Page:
The Hays CISD Clothes Closet opened back up to in-person visitors on Monday, after being pickup-only the past two years, due to the pandemic.
KYLE, Texas — Picking out a first-day-of-school outfit is a big deal for second-graders like Jaelah Smith.
“I get new clothes, and some of my clothes are tight,” said Jaelah about why she was happy to be at the Hays CISD Clothes Closet, picking out new clothes.
“I know she was a little worried about having new school clothes. You know, first day of school, you want new clothes,” said Jaelah’s mother, Kat Maloney.
But new clothes and school supplies can be expensive, especially when families have other financial responsibilities to worry about.
“We’re struggling now, trying to make ends meet,” said Maloney. “We’re trying to actually find a house right now, so we’re trying to budget everything that we can.”
That’s why Esperanza Orosco helped launch the Hays CISD Clothing Closet in 2018 and HaysHope2Go in 2020. They are both housed in a building near Simon Middle School in Kyle. These organizations primarily serve students within Hays CISD.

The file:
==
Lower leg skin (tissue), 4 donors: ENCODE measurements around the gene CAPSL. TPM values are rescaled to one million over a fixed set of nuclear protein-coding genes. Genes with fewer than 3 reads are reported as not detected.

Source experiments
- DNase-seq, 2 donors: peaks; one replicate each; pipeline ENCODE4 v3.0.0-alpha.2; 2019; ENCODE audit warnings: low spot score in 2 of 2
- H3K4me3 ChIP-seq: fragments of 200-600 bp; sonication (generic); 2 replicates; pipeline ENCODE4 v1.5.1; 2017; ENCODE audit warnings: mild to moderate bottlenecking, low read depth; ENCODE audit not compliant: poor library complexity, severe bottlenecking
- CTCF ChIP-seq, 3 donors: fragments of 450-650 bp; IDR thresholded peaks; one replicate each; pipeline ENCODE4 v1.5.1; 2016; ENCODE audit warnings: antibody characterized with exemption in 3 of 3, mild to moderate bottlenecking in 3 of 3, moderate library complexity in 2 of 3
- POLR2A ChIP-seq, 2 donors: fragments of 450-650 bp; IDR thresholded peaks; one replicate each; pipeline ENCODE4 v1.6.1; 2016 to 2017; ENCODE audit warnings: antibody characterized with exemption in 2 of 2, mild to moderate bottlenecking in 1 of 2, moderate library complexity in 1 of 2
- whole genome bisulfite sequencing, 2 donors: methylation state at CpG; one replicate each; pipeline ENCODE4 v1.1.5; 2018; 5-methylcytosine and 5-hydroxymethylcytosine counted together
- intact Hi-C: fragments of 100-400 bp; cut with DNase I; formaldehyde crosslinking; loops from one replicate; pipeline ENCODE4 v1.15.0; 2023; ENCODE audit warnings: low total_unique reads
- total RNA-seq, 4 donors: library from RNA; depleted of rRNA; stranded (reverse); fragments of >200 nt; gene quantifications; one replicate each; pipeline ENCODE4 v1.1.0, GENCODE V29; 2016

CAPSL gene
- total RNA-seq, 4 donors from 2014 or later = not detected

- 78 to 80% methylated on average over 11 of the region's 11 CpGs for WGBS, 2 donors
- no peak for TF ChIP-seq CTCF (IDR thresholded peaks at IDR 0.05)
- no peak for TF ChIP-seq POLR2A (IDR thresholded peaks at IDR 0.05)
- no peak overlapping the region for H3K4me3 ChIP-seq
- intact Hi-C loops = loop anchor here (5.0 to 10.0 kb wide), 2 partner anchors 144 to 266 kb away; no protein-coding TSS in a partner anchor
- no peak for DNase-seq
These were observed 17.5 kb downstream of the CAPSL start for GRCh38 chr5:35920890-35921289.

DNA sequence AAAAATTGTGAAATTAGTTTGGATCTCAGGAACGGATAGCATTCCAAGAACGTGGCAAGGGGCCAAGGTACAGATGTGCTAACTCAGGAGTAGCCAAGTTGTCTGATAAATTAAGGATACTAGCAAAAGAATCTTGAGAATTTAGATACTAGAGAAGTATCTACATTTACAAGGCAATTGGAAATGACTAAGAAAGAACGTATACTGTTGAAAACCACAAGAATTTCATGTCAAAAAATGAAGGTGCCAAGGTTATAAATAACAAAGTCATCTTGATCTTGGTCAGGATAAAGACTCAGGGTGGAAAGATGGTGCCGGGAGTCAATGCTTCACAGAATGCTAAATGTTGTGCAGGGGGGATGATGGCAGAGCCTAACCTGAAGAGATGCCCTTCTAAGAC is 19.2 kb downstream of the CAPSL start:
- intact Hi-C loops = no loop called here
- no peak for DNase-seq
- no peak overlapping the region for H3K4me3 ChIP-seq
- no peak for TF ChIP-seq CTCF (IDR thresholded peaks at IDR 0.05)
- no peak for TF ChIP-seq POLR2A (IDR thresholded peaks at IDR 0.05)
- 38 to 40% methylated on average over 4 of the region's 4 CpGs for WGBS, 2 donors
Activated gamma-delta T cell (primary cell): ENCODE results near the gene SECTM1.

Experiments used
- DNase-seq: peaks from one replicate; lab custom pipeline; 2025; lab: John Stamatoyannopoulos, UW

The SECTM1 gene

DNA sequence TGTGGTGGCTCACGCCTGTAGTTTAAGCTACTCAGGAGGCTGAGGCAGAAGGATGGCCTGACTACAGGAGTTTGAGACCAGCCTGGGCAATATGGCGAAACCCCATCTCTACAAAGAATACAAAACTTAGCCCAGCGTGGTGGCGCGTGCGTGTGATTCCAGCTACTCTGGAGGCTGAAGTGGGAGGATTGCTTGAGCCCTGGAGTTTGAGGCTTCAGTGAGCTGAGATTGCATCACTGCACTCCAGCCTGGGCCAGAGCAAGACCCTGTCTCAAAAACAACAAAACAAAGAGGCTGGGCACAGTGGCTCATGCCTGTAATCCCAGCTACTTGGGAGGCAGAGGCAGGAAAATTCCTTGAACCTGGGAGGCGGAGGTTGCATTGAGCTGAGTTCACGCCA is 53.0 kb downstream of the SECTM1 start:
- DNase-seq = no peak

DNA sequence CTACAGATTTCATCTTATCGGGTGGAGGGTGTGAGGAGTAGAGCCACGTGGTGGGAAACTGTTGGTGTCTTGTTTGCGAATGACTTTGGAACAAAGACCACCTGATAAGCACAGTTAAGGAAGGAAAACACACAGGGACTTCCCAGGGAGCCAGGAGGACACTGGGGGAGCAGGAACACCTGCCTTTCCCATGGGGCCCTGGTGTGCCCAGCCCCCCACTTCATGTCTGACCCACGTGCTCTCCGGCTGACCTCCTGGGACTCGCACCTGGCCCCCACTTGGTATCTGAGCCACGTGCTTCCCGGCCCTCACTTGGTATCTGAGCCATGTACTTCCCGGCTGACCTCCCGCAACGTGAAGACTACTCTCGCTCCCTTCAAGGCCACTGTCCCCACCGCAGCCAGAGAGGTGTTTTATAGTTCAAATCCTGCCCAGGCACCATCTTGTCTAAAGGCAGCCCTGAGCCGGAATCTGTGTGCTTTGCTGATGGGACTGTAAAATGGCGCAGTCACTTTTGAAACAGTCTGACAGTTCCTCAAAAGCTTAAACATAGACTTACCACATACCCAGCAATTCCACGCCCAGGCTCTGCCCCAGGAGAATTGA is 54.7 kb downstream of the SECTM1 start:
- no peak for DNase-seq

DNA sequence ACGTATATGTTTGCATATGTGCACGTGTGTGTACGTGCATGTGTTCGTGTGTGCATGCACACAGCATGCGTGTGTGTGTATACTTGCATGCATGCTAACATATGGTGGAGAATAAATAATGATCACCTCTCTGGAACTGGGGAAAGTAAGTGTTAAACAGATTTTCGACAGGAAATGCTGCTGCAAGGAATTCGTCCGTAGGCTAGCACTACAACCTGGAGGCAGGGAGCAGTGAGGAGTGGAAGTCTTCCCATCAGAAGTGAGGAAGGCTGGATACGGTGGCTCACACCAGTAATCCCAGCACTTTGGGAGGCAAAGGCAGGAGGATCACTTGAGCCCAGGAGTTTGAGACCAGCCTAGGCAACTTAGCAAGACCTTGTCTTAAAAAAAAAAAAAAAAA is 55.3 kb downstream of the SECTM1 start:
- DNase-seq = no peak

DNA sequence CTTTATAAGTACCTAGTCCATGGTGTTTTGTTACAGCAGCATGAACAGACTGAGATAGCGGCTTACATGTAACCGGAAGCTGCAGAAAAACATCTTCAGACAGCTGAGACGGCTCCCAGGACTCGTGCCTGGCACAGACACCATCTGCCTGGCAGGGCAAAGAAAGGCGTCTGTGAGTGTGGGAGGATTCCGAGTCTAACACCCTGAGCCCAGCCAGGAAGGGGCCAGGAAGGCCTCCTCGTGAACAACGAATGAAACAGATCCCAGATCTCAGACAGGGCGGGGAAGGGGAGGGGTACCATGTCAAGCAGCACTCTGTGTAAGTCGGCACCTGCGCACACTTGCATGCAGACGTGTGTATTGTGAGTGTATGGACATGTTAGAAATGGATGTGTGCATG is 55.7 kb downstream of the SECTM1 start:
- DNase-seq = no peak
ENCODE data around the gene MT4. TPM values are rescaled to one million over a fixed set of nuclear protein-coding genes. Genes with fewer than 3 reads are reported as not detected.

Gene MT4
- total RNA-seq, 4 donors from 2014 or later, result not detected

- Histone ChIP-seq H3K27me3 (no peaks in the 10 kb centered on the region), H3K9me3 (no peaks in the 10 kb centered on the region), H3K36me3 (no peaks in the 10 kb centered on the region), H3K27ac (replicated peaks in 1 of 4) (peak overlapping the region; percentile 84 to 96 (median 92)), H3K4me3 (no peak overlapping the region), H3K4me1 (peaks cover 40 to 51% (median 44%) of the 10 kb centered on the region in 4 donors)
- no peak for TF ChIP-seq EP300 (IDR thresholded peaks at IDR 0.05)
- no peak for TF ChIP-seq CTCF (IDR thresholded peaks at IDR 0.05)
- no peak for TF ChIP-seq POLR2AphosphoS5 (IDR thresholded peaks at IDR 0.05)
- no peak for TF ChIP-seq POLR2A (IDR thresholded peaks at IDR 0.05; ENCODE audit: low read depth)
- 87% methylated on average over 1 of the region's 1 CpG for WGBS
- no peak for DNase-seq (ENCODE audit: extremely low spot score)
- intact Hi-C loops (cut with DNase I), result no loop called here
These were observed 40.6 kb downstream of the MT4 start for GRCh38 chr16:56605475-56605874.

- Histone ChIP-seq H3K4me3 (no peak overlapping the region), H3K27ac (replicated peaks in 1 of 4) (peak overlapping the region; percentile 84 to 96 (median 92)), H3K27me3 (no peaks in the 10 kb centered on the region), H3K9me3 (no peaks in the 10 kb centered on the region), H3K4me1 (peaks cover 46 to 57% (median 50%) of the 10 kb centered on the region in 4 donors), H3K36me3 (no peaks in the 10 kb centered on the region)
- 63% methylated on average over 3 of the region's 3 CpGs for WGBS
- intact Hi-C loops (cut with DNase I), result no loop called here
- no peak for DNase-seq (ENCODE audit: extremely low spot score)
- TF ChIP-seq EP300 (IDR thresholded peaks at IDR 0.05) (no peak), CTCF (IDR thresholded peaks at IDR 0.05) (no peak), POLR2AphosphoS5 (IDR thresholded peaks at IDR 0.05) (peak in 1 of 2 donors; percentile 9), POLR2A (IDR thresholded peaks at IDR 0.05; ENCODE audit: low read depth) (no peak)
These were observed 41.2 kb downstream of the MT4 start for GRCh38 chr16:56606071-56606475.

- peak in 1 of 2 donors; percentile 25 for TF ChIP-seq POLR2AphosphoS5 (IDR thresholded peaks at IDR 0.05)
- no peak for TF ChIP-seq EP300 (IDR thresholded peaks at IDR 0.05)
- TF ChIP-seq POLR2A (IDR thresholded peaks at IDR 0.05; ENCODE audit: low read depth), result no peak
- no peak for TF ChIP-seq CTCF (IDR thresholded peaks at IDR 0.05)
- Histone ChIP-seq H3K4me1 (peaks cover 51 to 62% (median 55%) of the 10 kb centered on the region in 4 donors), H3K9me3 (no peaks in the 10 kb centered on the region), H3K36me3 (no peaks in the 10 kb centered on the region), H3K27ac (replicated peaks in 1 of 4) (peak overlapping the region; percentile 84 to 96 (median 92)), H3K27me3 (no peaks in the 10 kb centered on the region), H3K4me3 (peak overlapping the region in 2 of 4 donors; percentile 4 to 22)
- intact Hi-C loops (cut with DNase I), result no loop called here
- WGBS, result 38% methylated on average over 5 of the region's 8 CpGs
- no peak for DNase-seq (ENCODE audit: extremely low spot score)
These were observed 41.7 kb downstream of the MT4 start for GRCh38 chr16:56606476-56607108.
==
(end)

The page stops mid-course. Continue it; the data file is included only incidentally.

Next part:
“Today’s the first day that we’re open after two years, after COVID closing us down. We had a pickup system,” said Orosco, who is a Hays CISD trustee. “So, this is the first time families can actually shop in-person or they can request to pick up.”
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Hays CISD has many families who need assistance.
“After COVID, we had a huge explosion with our homeless population,” said Orosco. “We increased from 125 students to over 400 homeless students.”
There are many more families in need, in addition to students who are homeless.
“Just families that have been either hurt by the economy, or that have lost a job, or are sick, and prices are just skyrocketing,” said Orosco.
While prices are up, Esperanza said so is the generosity of the community, who helps make all of this happen. The goal is to take down any barriers that prevent children from learning at school and enjoying it.
“We want to take that away for our kiddos and let them just focus on school and achieving, and having fun at school,” said Orosco. “That’s what it’s all about.”
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